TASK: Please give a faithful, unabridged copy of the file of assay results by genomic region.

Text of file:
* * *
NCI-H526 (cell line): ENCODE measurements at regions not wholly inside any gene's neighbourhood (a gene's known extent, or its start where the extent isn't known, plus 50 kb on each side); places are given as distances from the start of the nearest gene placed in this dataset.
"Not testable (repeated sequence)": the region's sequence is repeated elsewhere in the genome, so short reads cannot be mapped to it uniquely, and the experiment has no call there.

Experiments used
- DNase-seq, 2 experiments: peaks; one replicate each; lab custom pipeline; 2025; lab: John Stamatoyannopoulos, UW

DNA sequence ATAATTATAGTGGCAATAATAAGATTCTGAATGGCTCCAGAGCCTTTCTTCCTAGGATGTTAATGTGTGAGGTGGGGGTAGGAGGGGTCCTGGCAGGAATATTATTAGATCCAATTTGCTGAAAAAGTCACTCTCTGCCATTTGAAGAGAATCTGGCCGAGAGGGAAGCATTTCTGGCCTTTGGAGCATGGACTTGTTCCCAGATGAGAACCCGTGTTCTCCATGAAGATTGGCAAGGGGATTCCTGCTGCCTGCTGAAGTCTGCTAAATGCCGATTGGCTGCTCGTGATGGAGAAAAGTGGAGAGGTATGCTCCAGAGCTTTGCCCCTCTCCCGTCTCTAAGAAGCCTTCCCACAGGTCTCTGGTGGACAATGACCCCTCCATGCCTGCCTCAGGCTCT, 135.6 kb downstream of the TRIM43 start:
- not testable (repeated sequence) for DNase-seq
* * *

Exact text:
NCI-H526 (cell line): ENCODE measurements at regions not wholly inside any gene's neighbourhood (a gene's known extent, or its start where the extent isn't known, plus 50 kb on each side); places are given as distances from the start of the nearest gene placed in this dataset.
"Not testable (repeated sequence)": the region's sequence is repeated elsewhere in the genome, so short reads cannot be mapped to it uniquely, and the experiment has no call there.

Experiments used
- DNase-seq, 2 experiments: peaks; one replicate each; lab custom pipeline; 2025; lab: John Stamatoyannopoulos, UW

DNA sequence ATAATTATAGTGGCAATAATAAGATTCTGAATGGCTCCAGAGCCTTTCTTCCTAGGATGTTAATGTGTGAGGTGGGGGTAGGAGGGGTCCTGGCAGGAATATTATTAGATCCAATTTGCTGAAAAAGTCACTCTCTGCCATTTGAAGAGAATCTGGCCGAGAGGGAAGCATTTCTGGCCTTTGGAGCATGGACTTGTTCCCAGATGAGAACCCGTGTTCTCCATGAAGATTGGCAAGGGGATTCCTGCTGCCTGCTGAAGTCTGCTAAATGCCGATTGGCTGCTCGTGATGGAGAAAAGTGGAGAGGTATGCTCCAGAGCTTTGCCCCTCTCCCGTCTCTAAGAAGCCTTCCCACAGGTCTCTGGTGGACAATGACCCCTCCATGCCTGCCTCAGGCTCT, 135.6 kb downstream of the TRIM43 start:
- not testable (repeated sequence) for DNase-seq